There is growing interest in studying the possible health effects of the increasing number of chemicals used in industry, food, and consumer products. Anecdotal and scientific observations have come to suggest that these chemicals in our environment may be exerting harmful effects on the environment and the health of wildlife and man. Phthalates and parabens are included among the many chemicals now being studied for their endocrine disrupting potentials. Other types of EDCs include industrial solvents and lubricants such as polychlorinated biphenyls (PCBs), polybrominated biphenyls (PBBs), dioxins, plastics like bisphenol A, pesticides, fungicides, and pharmaceutical agents. The Endocrine Society released a scientific statement discussing the impact of endocrine disruptors on our health.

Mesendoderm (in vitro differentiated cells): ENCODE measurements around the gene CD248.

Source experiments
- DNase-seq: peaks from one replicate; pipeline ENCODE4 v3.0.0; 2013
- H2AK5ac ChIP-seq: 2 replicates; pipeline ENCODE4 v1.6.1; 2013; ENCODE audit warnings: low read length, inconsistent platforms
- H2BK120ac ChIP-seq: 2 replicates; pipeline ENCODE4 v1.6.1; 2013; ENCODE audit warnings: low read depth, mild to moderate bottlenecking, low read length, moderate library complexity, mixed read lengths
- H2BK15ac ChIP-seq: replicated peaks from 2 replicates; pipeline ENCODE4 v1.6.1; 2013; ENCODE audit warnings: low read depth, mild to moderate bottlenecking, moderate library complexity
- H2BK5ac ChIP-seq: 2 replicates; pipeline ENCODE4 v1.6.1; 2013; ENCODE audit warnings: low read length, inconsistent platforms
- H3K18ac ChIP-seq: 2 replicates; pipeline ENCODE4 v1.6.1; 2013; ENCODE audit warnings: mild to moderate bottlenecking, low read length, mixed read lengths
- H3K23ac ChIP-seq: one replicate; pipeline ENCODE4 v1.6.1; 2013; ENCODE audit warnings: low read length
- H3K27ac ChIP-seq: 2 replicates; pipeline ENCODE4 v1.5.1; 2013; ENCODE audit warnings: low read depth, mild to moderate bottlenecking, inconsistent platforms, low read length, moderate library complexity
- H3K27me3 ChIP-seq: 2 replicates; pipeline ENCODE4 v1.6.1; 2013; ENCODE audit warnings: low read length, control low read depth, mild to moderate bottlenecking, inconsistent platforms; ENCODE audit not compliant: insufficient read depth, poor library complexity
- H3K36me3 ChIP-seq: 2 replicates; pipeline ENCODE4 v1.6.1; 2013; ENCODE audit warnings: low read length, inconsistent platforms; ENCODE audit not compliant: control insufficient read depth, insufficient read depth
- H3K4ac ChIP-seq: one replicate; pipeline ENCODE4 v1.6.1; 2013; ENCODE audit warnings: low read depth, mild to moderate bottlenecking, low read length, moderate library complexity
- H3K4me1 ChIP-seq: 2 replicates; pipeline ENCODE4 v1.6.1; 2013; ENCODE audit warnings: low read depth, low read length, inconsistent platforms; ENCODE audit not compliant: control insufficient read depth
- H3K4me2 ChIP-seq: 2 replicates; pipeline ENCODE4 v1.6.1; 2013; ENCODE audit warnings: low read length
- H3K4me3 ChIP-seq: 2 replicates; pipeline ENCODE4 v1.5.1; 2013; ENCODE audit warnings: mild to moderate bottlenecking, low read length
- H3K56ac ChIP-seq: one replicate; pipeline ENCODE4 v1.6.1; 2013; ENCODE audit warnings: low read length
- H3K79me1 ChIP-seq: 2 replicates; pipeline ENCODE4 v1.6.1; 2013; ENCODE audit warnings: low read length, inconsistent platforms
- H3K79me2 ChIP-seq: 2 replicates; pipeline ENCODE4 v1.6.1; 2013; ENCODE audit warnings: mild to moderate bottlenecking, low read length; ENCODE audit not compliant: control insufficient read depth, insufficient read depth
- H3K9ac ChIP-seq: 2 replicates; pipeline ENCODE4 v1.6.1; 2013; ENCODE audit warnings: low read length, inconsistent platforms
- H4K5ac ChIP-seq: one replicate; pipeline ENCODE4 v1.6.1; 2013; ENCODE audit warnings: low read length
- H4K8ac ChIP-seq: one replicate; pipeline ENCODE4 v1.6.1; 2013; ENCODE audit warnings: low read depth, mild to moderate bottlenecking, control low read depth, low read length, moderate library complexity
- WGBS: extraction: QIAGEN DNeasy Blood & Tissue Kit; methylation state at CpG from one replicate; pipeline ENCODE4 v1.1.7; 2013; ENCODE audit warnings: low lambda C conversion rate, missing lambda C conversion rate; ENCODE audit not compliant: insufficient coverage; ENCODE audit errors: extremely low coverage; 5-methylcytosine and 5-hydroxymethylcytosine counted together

They describe EDCs as “substances in our environment, food, and consumer products that interfere with hormone biosynthesis, metabolism, or action resulting in deviation from normal homeostatic control or reproduction.” EDCs often have a phenolic moiety that mimics natural steroid hormones.
EDCs have low water solubility and high lipid solubility making way for bioaccumulation in adipose tissue. Conditions associated with endocrine disruption include infertility, decreased sperm count, breast cancer, endometriosis, prostate cancer, ovarian cancer, asthma, allergies, and obesity.